AI and machine learning-based antivirus products generally accomplish this very effectively. They operate in a manner similar to the way humans think. I showed my toddler pictures of different breeds of dogs, and, after he saw a few pictures, he could identify the animal as a dog even if I showed him a completely different picture that he had never seen before.

The AI engines are fed known malicious software and analyze the behavior of that software; after ingesting enough data, they learn patterns and activity that they can use to judge new software that they have never seen before. 

Proof statement: Several next-generation antivirus products were capable of identifying the encryption activity from the attack. Therefore, they would have prevented it. 

Script Control 

In the Kaseya attack, antivirus products that lacked script-control functionality had no chance of blocking the attackers. In fact, a large percentage of malicious activity is now executed through scripting (e.g., PowerShell, Office macros, etc.).  

Proof statement: Several endpoint security products with script-control capabilities were capable of stopping the Kaseya attack. 

Zero Trust 

Zero trust goes a step further than whitelisting. It’s the ultimate tradeoff of security versus convenience. But it’s also the difference between spending hundred-hour (or longer) weeks, week after week, recovering from an attack and sleeping well at night. Zero Trust means blocking by default and only allowing known good things to run. Obviously, the ransomware in the Kaseya attack was not considered a “known good” script.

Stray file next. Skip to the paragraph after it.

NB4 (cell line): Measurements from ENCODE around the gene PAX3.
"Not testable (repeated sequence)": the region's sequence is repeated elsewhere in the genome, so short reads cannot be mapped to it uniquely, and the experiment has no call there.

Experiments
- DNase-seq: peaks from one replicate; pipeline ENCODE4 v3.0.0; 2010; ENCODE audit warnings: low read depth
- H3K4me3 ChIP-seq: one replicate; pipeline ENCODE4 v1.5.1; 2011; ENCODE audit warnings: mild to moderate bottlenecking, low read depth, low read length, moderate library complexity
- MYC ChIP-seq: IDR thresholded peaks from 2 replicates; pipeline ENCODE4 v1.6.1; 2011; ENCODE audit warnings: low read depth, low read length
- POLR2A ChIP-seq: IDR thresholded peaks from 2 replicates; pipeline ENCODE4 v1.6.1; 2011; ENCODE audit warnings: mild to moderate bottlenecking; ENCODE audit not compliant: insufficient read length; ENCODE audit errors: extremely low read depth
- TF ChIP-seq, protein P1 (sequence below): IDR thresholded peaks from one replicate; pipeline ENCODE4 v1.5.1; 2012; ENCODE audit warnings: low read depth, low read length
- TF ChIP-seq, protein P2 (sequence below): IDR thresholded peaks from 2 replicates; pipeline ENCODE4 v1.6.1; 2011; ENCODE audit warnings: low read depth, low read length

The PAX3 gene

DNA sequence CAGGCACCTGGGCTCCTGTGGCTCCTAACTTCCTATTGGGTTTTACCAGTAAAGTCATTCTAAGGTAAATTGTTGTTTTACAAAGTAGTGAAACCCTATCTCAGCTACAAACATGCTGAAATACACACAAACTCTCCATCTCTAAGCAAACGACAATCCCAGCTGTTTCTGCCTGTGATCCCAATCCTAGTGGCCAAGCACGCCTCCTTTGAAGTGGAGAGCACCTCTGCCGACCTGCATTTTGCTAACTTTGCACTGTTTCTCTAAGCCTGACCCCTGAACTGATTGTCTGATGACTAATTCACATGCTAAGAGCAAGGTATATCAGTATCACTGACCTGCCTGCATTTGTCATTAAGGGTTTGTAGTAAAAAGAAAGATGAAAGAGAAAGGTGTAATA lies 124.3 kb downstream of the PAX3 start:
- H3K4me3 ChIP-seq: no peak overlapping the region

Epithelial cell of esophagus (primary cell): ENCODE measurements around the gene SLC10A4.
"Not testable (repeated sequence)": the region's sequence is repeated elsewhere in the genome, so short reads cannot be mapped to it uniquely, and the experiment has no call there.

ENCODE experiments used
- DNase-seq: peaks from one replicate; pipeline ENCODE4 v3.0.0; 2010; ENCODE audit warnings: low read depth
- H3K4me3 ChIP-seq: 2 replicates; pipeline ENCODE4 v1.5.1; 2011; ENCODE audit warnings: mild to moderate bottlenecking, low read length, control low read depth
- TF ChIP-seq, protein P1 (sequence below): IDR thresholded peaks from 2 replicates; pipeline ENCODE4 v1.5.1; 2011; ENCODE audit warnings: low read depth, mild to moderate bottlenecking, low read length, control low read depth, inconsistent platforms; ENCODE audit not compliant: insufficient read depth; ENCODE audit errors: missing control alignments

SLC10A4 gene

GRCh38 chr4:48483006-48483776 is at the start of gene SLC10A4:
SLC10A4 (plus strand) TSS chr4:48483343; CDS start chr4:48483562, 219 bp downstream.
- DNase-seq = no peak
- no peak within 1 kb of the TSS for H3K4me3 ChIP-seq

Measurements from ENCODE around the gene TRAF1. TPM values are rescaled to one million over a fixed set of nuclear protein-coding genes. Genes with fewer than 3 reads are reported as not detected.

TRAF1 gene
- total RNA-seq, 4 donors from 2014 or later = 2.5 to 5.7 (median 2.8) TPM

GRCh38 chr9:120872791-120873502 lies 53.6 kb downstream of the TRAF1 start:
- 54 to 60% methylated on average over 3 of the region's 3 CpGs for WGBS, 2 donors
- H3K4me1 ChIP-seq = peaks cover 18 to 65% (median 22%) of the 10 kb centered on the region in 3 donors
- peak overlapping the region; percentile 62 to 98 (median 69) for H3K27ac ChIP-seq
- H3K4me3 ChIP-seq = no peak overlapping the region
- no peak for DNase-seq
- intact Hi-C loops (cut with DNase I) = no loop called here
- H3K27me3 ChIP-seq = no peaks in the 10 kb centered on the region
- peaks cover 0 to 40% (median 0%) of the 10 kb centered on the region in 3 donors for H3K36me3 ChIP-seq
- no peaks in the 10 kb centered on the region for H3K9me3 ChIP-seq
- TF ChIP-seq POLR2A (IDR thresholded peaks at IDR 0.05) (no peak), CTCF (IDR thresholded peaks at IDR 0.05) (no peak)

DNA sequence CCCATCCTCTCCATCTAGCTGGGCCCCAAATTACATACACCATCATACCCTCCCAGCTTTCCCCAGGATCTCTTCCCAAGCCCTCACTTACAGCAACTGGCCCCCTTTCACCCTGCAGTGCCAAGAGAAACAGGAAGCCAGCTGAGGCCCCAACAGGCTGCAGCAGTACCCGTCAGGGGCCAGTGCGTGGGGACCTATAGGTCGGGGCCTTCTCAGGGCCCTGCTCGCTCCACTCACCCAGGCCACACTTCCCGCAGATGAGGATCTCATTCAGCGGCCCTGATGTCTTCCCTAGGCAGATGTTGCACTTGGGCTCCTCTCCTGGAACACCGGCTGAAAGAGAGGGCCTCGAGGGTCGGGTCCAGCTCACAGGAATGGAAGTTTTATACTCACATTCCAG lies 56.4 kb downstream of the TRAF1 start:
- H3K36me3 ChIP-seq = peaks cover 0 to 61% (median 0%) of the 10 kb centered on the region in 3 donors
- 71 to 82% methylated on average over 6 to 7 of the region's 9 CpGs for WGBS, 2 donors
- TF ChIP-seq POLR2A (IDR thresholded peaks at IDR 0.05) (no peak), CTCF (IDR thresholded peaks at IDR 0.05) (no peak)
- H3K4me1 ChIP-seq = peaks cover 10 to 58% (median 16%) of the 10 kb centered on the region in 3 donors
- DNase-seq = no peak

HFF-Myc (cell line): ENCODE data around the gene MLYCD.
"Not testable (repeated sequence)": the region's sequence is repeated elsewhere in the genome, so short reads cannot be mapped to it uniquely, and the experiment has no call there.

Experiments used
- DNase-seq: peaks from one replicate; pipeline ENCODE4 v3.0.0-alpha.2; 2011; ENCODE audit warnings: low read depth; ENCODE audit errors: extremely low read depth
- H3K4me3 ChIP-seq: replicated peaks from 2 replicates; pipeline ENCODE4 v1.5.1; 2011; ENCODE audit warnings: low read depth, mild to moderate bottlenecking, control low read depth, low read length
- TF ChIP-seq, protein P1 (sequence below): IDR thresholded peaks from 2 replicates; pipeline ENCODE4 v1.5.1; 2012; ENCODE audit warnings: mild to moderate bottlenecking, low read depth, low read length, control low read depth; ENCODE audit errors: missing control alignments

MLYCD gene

Proof statement: MSPs that utilized properly configured Zero Trust software were not affected by the Kaseya attack. 

Other Security Measures 

Although security practices like multi-factor authentication and least privilege would not have prevented this breach, they’re still important to implement as they are likely to protect against some future vulnerabilities. 

Here are some additional tips: 

  • Ensure that log information is preserved and, ideally, monitored for suspicious behavior.
  • Separate backups. This means the backups should not be accessible from the same tools that access your customer environments. Use a separate RMM and a separate remote-access tool because, if either is breached, then your customer environments, as well as the backups, will be destroyed. Some backup companies offer “immutable backups,” meaning there is no way to delete the backup.
  • Monitor your environments! One of the first things the attackers did was disable Windows Defender antivirus; that’s a typical first step in any attack. Any RMM has the ability to monitor antivirus status, and, although the attack is already underway when this alert comes through, it’s better than not knowing about it for days.  

Takeaways from the Kaseya Attack 

It’s becoming increasingly important to lock down environments properly. Simply installing security software is no longer enough; rather, we need to critically evaluate what vendors tell us (especially “whitelist our software in your antivirus”) and determine if the settings we’re implementing are truly the least privilege and most restrictive needed to accomplish our goals.